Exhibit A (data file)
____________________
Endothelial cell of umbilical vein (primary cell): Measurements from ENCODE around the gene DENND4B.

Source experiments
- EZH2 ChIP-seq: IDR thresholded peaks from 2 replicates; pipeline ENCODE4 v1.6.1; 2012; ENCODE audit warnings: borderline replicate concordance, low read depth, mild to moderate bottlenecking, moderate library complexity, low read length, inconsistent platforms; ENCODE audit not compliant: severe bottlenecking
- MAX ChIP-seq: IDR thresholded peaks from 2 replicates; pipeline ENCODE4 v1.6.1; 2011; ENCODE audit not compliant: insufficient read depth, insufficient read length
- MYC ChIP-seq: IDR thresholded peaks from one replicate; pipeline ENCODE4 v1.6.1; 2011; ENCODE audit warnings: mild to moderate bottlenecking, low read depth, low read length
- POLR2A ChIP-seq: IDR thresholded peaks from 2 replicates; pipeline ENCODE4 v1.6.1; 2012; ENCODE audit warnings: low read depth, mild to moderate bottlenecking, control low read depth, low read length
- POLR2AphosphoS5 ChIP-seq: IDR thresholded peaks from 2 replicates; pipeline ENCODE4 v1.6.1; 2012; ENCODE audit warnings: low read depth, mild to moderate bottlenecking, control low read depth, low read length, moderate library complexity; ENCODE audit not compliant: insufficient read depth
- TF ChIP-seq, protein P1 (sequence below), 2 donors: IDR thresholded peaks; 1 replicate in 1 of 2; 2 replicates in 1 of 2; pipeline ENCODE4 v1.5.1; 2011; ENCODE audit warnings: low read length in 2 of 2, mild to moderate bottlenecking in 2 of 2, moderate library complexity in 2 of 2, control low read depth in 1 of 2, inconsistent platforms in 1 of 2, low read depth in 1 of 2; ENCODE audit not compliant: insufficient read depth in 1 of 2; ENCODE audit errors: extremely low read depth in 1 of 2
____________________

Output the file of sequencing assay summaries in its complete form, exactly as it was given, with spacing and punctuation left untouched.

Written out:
Endothelial cell of umbilical vein (primary cell): Measurements from ENCODE around the gene DENND4B.

Source experiments
- EZH2 ChIP-seq: IDR thresholded peaks from 2 replicates; pipeline ENCODE4 v1.6.1; 2012; ENCODE audit warnings: borderline replicate concordance, low read depth, mild to moderate bottlenecking, moderate library complexity, low read length, inconsistent platforms; ENCODE audit not compliant: severe bottlenecking
- MAX ChIP-seq: IDR thresholded peaks from 2 replicates; pipeline ENCODE4 v1.6.1; 2011; ENCODE audit not compliant: insufficient read depth, insufficient read length
- MYC ChIP-seq: IDR thresholded peaks from one replicate; pipeline ENCODE4 v1.6.1; 2011; ENCODE audit warnings: mild to moderate bottlenecking, low read depth, low read length
- POLR2A ChIP-seq: IDR thresholded peaks from 2 replicates; pipeline ENCODE4 v1.6.1; 2012; ENCODE audit warnings: low read depth, mild to moderate bottlenecking, control low read depth, low read length
- POLR2AphosphoS5 ChIP-seq: IDR thresholded peaks from 2 replicates; pipeline ENCODE4 v1.6.1; 2012; ENCODE audit warnings: low read depth, mild to moderate bottlenecking, control low read depth, low read length, moderate library complexity; ENCODE audit not compliant: insufficient read depth
- TF ChIP-seq, protein P1 (sequence below), 2 donors: IDR thresholded peaks; 1 replicate in 1 of 2; 2 replicates in 1 of 2; pipeline ENCODE4 v1.5.1; 2011; ENCODE audit warnings: low read length in 2 of 2, mild to moderate bottlenecking in 2 of 2, moderate library complexity in 2 of 2, control low read depth in 1 of 2, inconsistent platforms in 1 of 2, low read depth in 1 of 2; ENCODE audit not compliant: insufficient read depth in 1 of 2; ENCODE audit errors: extremely low read depth in 1 of 2